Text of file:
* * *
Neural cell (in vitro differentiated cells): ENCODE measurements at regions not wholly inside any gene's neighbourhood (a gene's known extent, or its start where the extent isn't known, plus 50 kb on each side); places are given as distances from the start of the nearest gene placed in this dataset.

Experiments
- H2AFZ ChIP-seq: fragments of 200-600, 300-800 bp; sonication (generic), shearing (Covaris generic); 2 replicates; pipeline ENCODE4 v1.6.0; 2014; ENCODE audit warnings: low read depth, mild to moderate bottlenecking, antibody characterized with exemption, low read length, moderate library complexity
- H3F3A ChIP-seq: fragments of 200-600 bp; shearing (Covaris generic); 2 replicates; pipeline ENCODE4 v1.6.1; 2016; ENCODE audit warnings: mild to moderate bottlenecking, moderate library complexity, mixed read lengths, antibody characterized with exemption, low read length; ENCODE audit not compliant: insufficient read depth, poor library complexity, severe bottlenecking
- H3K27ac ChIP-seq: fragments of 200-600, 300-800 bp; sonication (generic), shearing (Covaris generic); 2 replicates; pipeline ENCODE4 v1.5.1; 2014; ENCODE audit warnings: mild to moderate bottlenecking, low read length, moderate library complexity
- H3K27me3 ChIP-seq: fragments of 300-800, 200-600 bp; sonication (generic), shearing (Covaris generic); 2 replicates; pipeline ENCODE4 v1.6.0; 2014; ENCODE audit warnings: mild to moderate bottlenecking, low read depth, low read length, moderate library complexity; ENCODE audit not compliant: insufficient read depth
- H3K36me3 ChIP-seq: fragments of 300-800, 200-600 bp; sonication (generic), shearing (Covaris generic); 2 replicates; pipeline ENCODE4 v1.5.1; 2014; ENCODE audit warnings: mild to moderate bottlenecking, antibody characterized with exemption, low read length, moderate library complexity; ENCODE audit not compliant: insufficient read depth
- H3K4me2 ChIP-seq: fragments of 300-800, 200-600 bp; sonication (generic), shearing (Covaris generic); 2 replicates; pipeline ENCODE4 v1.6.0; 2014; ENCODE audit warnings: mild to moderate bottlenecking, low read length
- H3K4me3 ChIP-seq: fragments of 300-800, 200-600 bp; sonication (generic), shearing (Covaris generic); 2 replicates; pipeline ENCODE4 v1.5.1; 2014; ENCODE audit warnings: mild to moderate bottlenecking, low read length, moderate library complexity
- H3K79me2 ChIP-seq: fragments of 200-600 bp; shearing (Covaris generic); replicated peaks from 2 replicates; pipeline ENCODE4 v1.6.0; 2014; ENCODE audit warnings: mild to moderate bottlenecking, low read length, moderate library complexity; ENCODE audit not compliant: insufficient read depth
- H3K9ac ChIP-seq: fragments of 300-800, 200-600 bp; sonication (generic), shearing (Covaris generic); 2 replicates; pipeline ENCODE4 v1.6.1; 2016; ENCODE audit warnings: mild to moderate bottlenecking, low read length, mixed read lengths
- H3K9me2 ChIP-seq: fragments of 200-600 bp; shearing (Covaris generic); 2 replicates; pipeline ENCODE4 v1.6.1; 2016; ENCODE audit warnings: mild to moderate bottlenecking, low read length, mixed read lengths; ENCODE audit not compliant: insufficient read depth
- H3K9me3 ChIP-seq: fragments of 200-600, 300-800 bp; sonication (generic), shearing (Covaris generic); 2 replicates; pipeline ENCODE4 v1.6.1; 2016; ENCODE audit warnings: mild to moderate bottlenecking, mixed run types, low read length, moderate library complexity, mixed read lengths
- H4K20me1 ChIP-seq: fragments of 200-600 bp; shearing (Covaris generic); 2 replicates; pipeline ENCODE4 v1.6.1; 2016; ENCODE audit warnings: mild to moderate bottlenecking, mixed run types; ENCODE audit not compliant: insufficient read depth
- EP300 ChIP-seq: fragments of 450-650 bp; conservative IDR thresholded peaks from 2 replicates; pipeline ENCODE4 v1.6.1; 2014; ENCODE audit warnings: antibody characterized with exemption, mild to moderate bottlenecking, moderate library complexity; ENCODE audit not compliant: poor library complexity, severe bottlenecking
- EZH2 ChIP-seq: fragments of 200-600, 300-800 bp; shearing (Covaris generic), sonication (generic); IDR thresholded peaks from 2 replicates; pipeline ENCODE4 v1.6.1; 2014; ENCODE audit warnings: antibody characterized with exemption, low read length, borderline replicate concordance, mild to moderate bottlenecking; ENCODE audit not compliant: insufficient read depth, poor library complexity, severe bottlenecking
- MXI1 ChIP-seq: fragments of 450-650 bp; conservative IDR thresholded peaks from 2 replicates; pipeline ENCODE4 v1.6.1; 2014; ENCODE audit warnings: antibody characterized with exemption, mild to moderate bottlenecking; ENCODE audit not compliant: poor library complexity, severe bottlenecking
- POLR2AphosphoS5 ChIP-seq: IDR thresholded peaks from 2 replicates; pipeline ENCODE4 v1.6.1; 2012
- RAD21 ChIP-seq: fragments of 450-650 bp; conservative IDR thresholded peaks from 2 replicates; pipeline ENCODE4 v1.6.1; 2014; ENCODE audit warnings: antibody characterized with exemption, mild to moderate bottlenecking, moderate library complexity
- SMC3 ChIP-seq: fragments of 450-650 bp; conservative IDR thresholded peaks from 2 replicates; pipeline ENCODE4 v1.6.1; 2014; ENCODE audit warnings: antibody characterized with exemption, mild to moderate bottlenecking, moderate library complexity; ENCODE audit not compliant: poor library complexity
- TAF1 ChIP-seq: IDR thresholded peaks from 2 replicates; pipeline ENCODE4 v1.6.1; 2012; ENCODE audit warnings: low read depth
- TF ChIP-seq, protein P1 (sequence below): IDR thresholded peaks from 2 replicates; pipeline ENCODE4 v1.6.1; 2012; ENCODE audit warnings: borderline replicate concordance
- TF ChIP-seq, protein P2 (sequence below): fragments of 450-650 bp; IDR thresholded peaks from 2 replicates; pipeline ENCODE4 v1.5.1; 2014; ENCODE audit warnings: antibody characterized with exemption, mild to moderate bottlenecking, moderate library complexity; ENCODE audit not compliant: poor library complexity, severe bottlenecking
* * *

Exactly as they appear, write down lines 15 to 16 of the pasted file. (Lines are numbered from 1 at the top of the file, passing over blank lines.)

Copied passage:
- EP300 ChIP-seq: fragments of 450-650 bp; conservative IDR thresholded peaks from 2 replicates; pipeline ENCODE4 v1.6.1; 2014; ENCODE audit warnings: antibody characterized with exemption, mild to moderate bottlenecking, moderate library complexity; ENCODE audit not compliant: poor library complexity, severe bottlenecking
- EZH2 ChIP-seq: fragments of 200-600, 300-800 bp; shearing (Covaris generic), sonication (generic); IDR thresholded peaks from 2 replicates; pipeline ENCODE4 v1.6.1; 2014; ENCODE audit warnings: antibody characterized with exemption, low read length, borderline replicate concordance, mild to moderate bottlenecking; ENCODE audit not compliant: insufficient read depth, poor library complexity, severe bottlenecking